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Like the rest of the U.S., Ohio electricity costs routinely increase.  For homeowners, investing in solar PV is a secure way to reduce those costs.  The money saved depends on energy prices as well as incentives.  For now, the Investment Tax Credit (ITC) has a deadline for residential solar.  And because the solar market is global, there are many factors across the world that impact both panel and hardware pricing and availability, even in Ohio.  The timing of your solar purchase is important.

We expect and encourage our customers to make informed and deliberate decisions not only about whether to go solar, but when to make a commitment.  There is a balance between the financial investment and your benefits, especially energy savings.  It is natural to consider the right time to buy to keep costs low and returns highest.  We think there are fewer factors suggesting our customers to wait than to act now.

Your Savings – Or the Cost to Delay

A quick snapshot of Ohio electricity costs, with data available as of July, 2015, shows the savings potential in money not paid to the utility.  Let’s consider two cases:  A smaller or more efficient home which may use 800 kWh per month, on average.  And a larger home which may use 1,300 kWh per month, on average.  For comparison, we look at Ohio power rates and Cleveland area rates.

Average Ohio rate = 12.92 cents/kWh, from the EIA_May2015, p123, Table 5.6.A

Cleveland average rate = 15.1 cents/kWh, from BLS, average, June 2015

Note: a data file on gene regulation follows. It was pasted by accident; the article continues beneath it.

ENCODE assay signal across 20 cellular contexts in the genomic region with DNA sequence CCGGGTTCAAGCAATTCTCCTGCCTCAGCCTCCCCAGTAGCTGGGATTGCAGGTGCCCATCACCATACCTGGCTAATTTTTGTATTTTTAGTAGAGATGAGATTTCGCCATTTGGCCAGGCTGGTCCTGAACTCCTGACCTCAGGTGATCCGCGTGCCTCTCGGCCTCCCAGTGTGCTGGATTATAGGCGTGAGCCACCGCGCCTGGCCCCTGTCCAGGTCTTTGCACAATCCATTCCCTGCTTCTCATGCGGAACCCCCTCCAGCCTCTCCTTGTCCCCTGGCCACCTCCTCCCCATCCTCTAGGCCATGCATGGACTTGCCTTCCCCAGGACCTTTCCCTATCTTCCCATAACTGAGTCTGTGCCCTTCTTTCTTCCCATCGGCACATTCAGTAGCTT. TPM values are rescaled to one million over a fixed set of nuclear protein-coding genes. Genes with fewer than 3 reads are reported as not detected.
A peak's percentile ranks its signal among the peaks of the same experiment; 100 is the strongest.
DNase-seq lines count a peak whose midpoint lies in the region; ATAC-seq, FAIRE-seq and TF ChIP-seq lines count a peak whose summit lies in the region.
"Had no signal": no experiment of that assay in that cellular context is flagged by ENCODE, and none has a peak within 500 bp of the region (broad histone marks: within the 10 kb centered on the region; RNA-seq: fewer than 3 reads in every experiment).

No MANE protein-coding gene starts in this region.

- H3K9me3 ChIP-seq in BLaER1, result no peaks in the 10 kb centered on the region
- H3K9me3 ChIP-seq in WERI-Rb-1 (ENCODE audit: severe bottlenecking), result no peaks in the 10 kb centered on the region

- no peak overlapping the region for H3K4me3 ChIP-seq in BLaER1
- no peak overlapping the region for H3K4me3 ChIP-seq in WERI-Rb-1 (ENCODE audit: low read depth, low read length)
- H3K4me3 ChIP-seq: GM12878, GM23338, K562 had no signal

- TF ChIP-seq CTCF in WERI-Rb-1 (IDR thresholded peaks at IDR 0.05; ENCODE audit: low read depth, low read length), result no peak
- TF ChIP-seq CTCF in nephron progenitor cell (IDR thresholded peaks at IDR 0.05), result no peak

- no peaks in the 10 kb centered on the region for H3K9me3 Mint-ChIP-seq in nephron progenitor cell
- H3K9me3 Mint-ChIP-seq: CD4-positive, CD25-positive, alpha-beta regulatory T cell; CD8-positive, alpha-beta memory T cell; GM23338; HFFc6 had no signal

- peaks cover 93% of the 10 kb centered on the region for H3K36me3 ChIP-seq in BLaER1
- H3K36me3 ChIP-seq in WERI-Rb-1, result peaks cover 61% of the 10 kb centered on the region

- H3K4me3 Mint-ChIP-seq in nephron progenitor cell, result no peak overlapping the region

Small 9,600 kWh/year OH annual savings = $1,240 Cleveland annual savings = $1,450
Large 15,600 kWh/year OH annual savings = $2,016 Cleveland annual savings = $2,356


We will call this opportunity costs. The longer you wait, this is the maximum amount you will continue to pay to your utility. Lost opportunity for savings, in other words.

The 30% tax credit allowed by the ITC typically exceeds this annual savings by a large amount.  As noted throughout many posts and pages the planned expiration for homeowners at end of 2016 narrows your window to take advantage.  See more here from the SEIA.

Hardware Costs Are Nearing the Bottom

While it is true that solar PV costs have been steadily declining, most analysts believe we have reached a plateau as recently as 2014. Every region is different, and comparing specific forecasted costs per kW only tells a part of the story. Trends are much easier to think about and more readily calculated.

Some random but significant facts:

Solar is somewhat unique in the energy industry. The largest solar farms and smallest home systems use much of the same hardware, especially the panels. The basic supply and demand rules are at play. Compare this to wind, for example, where large farm designers select the largest turbines not suitable for smaller or personal projects. Commercial and utility scale PV activity has a more direct impact on each homeowner, both in raw materials and in finished products. And that activity is also on the rise again after a lull.

Panels are the most costly single component for residential solar. Because the exploding demand for solar PV drove the manufacturing competition to its highest level, costs over the past decade, or so, have rapidly dropped. Technology advancements were a big part of that. Most of the improvements in panel efficiency and manufacturing efficiency have been achieved. Future improvements are achievable, and investments are continually made. But the rate of improvement for the next year will be marginal and not in big steps like before.